Fox pit reporter Sims a symbol of NASCAR’s diversity goals

Feb 17, 2023, 4:57 PM | Updated: Feb 18, 2023, 6:58 am

Josh Sims, left, of FOX Sports interviews Alex Bowman after he qualified for the pole position in t...

Josh Sims, left, of FOX Sports interviews Alex Bowman after he qualified for the pole position in the NASCAR Daytona 500 auto race at Daytona International Speedway, Wednesday, Feb. 15, 2023, in Daytona Beach, Fla. (AP Photo/John Raoux)

(AP Photo/John Raoux)

DAYTONA BEACH, Fla. (AP) — When Josh Sims reports on NASCAR this season, the stock car series these days — from the garage to the grandstands to top brass — looks more like him.

Yes, Sims takes pride in the fact that he will become the first Black pit reporter for the Daytona 500 and that his rapid rise at Fox has made him one of the primary faces of the network’s NASCAR coverage.

More than that, Sims sees that NASCAR may finally be running out of unconquered firsts for people of color. For women. For any minority who perhaps has experienced an uneasy relationship with a series founded in the South 75 years ago, a generation before the civil rights era.

Sims’ journey from NASCAR novice through a sports anchor gig in Charlotte, North Carolina, that sparked his passion in the sport had led to his biggest assignment yet: pit reporting as a Black man from one of auto racing’s signature events.

“I never set out to be a first,” the 35-year-old Sims said. “I never set out to make history. I just wanted to be the best at what I was doing, whether it was hosting or reporting. At the same time, I kind of understand the platform and what it means for me to be doing this.”

Sims has a full workload this season. He is the Cup Series pit reporter, teams with Regan Smith as an Xfinity Series reporter and is part of the host rotation for the FS1 show “Race Hub.”

And this season, he wants to share the stories on what he sees at the track beyond the in-race reports and fantastic finishes. Minorities may not necessarily become the dominant demographic for the series, but they can certainly grab a larger share of the marketplace.

“I think if more people out there saw it, saw people that looked them, instead of just driver, crew chief, you might be more inclined to feel like, hey, I feel a little more comfortable going to the track,” Sims said. “Getting that out there might help in terms of more people coming to the track and getting more different faces to the stands. It’s not necessarily about getting more people in, it’s showing what you already have.”

It was, of course, a very low bar but the garage and grid and fans certainly appears to be more diverse now than before 2020 when NASCAR banned the Confederate flag from its tracks and properties. NASCAR is still overwhelmingly white, but NASCAR President Steve Phelps isn’t exaggerating when he says you notice the change when walking through the garage.

“I think the events of 2020 allowed the sport to get younger and more diverse,” he said at his state-of-the sport address in November.

Among the notable achievements: Jusan Hamilton, who last year became the first Black race director in Daytona 500 history, will do it again this season. Amanda Oliver, a Black woman, negotiates high-profile deals as NASCAR’s senior vice president. John Ferguson, a Black man, is the chief human resources officer.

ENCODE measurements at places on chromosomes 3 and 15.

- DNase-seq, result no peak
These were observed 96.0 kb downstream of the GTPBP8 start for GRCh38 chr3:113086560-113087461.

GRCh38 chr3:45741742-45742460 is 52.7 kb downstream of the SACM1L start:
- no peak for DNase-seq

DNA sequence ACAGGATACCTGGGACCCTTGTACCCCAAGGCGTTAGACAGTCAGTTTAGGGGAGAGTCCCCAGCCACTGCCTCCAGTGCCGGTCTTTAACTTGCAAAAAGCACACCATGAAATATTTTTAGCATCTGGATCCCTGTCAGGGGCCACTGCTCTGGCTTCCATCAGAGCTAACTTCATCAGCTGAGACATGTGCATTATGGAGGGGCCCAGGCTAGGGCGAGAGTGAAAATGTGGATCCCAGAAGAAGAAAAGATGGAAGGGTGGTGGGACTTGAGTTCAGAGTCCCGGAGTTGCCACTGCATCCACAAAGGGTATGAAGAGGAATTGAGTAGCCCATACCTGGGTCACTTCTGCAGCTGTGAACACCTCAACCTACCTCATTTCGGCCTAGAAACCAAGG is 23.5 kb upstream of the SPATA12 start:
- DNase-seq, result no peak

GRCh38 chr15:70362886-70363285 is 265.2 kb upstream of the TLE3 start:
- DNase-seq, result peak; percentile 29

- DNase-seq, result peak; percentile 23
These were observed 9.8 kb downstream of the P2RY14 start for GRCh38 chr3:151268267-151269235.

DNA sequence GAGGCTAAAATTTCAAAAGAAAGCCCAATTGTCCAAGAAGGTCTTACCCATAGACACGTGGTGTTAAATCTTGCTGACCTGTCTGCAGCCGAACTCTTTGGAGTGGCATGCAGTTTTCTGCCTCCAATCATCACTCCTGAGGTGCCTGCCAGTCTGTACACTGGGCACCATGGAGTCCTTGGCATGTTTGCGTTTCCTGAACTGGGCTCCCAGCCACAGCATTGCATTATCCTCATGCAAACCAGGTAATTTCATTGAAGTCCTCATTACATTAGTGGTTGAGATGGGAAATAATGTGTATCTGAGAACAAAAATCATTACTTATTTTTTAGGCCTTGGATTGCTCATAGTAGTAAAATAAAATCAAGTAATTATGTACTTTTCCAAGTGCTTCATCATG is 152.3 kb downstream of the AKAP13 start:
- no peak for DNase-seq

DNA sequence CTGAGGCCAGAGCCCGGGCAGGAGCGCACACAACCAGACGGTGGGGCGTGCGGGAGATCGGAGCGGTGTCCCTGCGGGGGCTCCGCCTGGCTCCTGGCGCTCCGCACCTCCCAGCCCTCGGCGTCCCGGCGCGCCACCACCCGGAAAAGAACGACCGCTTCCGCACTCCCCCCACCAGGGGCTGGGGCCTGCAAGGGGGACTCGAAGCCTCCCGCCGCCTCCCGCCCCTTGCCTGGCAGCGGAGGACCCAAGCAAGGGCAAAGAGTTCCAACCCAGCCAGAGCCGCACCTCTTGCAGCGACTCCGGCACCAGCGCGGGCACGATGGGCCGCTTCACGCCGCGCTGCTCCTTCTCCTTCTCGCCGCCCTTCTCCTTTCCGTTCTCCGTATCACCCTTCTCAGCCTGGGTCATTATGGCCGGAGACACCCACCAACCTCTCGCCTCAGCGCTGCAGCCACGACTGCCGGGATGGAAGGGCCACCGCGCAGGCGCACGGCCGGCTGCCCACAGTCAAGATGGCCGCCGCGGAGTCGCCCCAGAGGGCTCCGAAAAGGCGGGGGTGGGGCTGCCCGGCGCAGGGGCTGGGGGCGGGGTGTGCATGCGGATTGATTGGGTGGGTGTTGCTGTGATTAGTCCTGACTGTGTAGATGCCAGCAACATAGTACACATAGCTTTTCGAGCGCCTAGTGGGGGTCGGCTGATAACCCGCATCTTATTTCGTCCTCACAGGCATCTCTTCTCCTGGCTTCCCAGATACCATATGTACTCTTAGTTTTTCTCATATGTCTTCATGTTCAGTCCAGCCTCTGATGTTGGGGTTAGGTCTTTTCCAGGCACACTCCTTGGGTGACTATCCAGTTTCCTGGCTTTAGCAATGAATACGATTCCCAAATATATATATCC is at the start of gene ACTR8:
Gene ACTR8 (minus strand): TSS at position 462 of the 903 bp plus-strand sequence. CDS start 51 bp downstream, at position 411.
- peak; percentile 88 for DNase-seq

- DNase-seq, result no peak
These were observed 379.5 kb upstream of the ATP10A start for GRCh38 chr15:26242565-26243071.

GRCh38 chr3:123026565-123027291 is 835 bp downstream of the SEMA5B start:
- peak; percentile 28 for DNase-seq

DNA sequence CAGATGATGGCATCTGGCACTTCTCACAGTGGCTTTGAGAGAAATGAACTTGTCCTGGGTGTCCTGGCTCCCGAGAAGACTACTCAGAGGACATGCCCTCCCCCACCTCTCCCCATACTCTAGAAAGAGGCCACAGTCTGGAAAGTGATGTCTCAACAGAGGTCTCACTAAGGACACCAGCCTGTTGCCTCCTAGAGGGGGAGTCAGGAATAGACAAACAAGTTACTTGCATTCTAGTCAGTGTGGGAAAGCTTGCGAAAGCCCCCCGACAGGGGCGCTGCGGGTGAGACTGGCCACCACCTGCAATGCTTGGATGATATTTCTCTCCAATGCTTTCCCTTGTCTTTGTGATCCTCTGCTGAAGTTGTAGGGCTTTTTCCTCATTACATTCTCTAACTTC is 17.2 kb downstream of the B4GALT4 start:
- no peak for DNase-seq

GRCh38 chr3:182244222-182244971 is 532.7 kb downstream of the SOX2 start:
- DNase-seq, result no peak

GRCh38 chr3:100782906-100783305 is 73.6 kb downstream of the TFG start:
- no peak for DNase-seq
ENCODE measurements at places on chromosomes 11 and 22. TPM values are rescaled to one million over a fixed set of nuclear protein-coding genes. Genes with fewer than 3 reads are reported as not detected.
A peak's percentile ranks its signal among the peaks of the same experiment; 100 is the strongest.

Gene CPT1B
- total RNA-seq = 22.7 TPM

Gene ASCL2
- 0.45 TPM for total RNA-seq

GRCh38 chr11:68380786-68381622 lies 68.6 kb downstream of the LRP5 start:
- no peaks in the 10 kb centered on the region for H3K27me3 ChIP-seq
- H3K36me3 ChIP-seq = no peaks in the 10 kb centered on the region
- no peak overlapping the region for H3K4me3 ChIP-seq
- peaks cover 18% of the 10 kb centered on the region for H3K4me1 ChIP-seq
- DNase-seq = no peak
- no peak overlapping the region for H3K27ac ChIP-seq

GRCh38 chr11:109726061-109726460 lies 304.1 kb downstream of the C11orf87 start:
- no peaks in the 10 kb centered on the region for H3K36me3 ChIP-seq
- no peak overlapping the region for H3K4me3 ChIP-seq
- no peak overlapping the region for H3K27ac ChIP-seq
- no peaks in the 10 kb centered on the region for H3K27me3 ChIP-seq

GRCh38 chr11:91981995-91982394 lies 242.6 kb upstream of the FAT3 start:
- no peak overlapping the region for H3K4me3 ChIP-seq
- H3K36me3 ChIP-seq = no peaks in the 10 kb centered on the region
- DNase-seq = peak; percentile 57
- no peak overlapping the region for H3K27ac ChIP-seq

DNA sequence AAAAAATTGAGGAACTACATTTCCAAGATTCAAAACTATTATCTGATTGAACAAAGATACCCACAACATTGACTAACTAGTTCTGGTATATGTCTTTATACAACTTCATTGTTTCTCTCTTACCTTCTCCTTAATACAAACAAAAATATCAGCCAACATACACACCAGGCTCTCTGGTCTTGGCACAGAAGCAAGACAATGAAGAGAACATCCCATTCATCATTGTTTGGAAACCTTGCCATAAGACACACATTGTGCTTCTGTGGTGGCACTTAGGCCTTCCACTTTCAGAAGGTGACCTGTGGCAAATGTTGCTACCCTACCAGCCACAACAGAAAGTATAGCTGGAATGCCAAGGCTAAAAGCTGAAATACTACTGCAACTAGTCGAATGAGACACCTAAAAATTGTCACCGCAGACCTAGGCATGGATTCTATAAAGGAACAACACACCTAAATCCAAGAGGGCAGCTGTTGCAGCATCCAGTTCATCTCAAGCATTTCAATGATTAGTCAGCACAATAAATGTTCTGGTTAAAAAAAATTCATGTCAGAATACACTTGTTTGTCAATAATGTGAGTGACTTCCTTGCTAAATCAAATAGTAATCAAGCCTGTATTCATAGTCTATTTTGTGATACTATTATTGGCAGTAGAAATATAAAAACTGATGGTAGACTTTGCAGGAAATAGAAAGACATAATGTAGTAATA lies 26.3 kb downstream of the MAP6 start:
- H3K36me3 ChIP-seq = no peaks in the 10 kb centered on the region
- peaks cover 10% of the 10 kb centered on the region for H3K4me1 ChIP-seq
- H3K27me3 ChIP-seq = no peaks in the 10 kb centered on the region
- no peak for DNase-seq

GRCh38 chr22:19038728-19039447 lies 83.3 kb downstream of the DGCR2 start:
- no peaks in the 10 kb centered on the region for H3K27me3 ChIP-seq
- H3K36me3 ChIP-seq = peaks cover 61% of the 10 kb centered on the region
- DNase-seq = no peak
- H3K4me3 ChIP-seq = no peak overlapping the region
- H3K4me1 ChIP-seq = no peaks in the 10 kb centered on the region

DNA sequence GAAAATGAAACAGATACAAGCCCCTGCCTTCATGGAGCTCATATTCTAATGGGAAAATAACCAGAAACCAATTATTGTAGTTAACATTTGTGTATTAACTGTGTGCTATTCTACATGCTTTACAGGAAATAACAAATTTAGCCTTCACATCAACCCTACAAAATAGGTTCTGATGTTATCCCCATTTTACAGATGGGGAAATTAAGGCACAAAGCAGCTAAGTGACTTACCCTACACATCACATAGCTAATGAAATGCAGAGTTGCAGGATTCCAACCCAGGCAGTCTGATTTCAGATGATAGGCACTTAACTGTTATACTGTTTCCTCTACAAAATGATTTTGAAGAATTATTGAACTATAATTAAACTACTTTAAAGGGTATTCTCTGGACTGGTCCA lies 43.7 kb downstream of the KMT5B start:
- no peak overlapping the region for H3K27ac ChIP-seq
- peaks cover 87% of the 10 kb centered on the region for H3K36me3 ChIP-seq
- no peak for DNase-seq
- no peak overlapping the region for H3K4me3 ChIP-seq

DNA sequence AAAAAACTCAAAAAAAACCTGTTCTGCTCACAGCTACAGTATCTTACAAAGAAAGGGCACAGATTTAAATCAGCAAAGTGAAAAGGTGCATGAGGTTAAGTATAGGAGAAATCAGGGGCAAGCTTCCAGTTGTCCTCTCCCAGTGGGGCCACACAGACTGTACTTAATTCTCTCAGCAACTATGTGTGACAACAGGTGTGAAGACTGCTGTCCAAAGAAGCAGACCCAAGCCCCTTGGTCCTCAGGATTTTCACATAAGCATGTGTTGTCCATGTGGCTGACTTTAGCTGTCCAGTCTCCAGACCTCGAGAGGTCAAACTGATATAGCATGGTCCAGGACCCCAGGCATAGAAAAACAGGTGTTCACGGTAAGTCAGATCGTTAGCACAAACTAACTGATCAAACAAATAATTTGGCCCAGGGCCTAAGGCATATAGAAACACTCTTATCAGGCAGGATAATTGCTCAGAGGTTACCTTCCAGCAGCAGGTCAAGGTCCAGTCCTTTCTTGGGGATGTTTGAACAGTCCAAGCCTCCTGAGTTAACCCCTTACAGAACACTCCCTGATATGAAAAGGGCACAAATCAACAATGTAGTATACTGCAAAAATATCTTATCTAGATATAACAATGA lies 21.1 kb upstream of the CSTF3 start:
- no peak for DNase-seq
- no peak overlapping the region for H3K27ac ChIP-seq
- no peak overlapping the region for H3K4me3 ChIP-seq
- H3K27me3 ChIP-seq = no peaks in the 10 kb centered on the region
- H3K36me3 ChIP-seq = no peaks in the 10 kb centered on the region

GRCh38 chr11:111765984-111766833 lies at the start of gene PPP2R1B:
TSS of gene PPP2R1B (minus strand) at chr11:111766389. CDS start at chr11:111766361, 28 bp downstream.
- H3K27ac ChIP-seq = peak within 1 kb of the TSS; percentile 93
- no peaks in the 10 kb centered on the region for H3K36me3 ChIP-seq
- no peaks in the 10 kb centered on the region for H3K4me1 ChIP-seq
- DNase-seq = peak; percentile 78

Owners now include Pitbull and Michael Jordan, whose team features Bubba Wallace, the Black driver who prompted the flag ban. Rising stars in the developmental series include Rajah Caruth, a 20-year-old graduate of the “Drive for Diversity” program.

Phelps said NASCAR was committed to strengthening ties to various programs that can attract a broader fan base, from Boys & Girls Clubs to “some of the other areas we have from a partnership standpoint that really speak to what’s happening in the African American community, what’s happening in the Hispanic, Latino community (to) what’s happening in the LGBTQ community.”

While the frequently toxic nature of social media makes it easier for haters to reach Sims and others, he’s a popular personality each weekend at the track.

“I never necessarily felt uncomfortable,” he said. “You get stuff here and there in terms of messages that’s emailed to you or sent to you but that’s par for the course if you’re a minority in the sport, a woman in the sport, even white drivers get stuff like that. But for every one or two of those, I get a lot more stuff from people excited that I’m here. You know, focus on the good.”

Raised in East Brunswick, New Jersey, Sims is a Villanova graduate who followed the Wildcats in NCAA Tournament games in 2009 and remained a fan of most Philly teams.

“I grew up in Jersey, so not exactly NASCAR country,” Sims said. “Growing up, you know the Jimmies and the Dale Seniors and the Tony Stewarts and everybody but it wasn’t something I followed week in and week out.”

His interest in NASCAR picked up in 2015 when he moved to Charlotte and hosted a pre-race show on the local Fox affiliate. Sims covered his first Daytona 500 in 2016 when Denny Hamlin nipped Martin Truex Jr. in the closest finish in race history.

“I was like, I am all in,” Sims said.

Charlotte can feel like a small town for a city and Sims kept bumping into friends and contacts in NASCAR. Fox Sports executives hired Sims in 2021 as a reporter for their slate of NASCAR shows. He also became the first Black pit reporter in any NASCAR series, for Trucks races.

“I kind of hope that young people that look like me, can see me doing it and now recognize that it’s possible,” Sims said. “I hope I can kind of blaze a trail for them to one day say, hey, because Josh Sims did it, I can do it, too. And that’s what’s important.”


AP Images blog on 75 years of NASCAR: https://apimagesblog.com/historical/2023/2/nascar-75


AP auto racing: https://apnews.com/apf-AutoRacing and https://twitter.com/AP_Sports

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